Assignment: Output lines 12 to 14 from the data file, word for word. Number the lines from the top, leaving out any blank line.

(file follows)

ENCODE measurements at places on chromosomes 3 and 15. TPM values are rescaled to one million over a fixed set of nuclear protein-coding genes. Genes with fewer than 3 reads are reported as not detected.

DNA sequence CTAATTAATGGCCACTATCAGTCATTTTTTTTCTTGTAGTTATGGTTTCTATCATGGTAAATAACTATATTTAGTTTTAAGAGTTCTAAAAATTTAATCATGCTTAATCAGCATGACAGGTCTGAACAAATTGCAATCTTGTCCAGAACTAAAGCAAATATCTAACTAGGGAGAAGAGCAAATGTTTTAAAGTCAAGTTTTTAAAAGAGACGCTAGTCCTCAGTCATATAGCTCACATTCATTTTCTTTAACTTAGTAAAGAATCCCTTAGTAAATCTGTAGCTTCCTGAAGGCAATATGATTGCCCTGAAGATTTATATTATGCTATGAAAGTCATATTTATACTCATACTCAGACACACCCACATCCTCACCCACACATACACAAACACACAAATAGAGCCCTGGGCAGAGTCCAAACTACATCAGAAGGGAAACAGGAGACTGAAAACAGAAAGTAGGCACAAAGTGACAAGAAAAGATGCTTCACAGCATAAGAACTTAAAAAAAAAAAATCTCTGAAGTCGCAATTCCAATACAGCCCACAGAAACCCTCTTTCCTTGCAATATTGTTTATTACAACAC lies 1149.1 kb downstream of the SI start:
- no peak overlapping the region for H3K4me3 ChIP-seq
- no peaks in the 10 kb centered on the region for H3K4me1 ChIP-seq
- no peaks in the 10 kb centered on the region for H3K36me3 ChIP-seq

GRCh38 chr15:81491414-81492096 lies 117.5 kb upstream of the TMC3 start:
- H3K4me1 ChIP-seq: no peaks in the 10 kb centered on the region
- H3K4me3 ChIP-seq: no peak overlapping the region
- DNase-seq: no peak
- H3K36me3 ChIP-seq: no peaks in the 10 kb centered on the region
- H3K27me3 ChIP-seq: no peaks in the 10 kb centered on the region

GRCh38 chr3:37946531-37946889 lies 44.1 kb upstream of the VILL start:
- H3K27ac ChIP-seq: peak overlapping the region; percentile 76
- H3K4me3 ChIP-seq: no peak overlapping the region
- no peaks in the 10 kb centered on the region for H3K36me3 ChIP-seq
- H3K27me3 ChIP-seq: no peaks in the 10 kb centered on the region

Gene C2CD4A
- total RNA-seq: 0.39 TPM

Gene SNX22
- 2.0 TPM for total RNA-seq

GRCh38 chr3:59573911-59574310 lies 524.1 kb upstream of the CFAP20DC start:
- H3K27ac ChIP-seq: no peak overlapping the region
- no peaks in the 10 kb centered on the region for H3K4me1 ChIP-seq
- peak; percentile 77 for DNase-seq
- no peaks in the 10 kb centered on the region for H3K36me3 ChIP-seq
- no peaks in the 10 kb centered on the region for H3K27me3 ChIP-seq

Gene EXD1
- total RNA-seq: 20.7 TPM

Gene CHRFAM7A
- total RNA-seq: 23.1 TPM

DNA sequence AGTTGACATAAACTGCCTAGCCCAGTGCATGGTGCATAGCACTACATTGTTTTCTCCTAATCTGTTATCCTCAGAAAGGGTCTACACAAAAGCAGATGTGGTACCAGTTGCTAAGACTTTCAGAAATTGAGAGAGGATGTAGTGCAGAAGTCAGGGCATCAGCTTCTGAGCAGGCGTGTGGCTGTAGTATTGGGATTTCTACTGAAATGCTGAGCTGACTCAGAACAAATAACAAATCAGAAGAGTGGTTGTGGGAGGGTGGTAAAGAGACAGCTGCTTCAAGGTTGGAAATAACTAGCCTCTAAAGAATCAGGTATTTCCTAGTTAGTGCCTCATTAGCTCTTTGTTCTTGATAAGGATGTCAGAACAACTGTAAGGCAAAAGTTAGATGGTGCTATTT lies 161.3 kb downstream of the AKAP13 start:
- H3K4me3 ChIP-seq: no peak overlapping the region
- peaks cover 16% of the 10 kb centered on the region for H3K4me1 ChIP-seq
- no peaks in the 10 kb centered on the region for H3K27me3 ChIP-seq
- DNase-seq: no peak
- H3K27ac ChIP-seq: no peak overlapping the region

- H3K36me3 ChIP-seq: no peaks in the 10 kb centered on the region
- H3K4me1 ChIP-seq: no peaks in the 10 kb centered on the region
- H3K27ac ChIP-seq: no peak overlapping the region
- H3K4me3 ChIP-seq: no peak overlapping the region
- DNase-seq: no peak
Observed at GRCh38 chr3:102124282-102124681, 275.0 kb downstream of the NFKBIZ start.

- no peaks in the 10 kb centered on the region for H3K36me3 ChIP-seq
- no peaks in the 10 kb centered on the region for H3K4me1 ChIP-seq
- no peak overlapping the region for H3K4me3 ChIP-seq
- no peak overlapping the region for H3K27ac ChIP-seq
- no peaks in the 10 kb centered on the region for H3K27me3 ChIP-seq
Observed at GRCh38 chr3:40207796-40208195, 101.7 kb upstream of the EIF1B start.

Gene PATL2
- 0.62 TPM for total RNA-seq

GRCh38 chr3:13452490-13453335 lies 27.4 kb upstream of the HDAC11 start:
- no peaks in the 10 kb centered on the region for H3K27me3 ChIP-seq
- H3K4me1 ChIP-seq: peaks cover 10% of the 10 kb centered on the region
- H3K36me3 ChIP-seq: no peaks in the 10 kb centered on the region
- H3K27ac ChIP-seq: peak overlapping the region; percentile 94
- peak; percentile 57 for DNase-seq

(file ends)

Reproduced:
GRCh38 chr3:37946531-37946889 lies 44.1 kb upstream of the VILL start:
- H3K27ac ChIP-seq: peak overlapping the region; percentile 76
- H3K4me3 ChIP-seq: no peak overlapping the region